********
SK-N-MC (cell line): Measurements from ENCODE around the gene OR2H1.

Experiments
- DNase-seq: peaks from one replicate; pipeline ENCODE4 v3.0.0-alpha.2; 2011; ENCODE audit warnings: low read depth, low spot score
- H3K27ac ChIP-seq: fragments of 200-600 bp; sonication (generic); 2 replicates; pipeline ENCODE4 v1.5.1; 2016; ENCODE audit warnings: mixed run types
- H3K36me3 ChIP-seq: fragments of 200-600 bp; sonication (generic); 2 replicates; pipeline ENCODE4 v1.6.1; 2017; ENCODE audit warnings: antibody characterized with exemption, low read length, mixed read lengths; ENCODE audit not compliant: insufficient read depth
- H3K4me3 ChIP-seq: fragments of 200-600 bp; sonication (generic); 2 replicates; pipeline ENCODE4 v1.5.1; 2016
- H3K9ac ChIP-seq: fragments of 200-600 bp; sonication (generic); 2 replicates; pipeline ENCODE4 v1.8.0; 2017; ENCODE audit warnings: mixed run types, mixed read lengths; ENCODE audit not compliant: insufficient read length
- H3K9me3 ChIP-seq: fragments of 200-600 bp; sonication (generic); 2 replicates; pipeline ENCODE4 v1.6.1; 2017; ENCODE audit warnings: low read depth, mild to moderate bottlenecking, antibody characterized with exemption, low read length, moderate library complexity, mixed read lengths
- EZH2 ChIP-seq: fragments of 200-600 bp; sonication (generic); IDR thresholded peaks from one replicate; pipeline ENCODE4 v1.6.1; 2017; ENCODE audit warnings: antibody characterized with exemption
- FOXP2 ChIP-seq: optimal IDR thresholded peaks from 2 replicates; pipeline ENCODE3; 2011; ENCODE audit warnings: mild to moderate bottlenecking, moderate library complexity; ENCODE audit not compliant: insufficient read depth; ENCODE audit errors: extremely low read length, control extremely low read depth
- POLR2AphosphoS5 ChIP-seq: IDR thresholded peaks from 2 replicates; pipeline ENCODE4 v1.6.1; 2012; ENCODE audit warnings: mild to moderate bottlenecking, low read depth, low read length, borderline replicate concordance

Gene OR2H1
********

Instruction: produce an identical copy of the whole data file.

SK-N-MC (cell line): Measurements from ENCODE around the gene OR2H1.

Experiments
- DNase-seq: peaks from one replicate; pipeline ENCODE4 v3.0.0-alpha.2; 2011; ENCODE audit warnings: low read depth, low spot score
- H3K27ac ChIP-seq: fragments of 200-600 bp; sonication (generic); 2 replicates; pipeline ENCODE4 v1.5.1; 2016; ENCODE audit warnings: mixed run types
- H3K36me3 ChIP-seq: fragments of 200-600 bp; sonication (generic); 2 replicates; pipeline ENCODE4 v1.6.1; 2017; ENCODE audit warnings: antibody characterized with exemption, low read length, mixed read lengths; ENCODE audit not compliant: insufficient read depth
- H3K4me3 ChIP-seq: fragments of 200-600 bp; sonication (generic); 2 replicates; pipeline ENCODE4 v1.5.1; 2016
- H3K9ac ChIP-seq: fragments of 200-600 bp; sonication (generic); 2 replicates; pipeline ENCODE4 v1.8.0; 2017; ENCODE audit warnings: mixed run types, mixed read lengths; ENCODE audit not compliant: insufficient read length
- H3K9me3 ChIP-seq: fragments of 200-600 bp; sonication (generic); 2 replicates; pipeline ENCODE4 v1.6.1; 2017; ENCODE audit warnings: low read depth, mild to moderate bottlenecking, antibody characterized with exemption, low read length, moderate library complexity, mixed read lengths
- EZH2 ChIP-seq: fragments of 200-600 bp; sonication (generic); IDR thresholded peaks from one replicate; pipeline ENCODE4 v1.6.1; 2017; ENCODE audit warnings: antibody characterized with exemption
- FOXP2 ChIP-seq: optimal IDR thresholded peaks from 2 replicates; pipeline ENCODE3; 2011; ENCODE audit warnings: mild to moderate bottlenecking, moderate library complexity; ENCODE audit not compliant: insufficient read depth; ENCODE audit errors: extremely low read length, control extremely low read depth
- POLR2AphosphoS5 ChIP-seq: IDR thresholded peaks from 2 replicates; pipeline ENCODE4 v1.6.1; 2012; ENCODE audit warnings: mild to moderate bottlenecking, low read depth, low read length, borderline replicate concordance

Gene OR2H1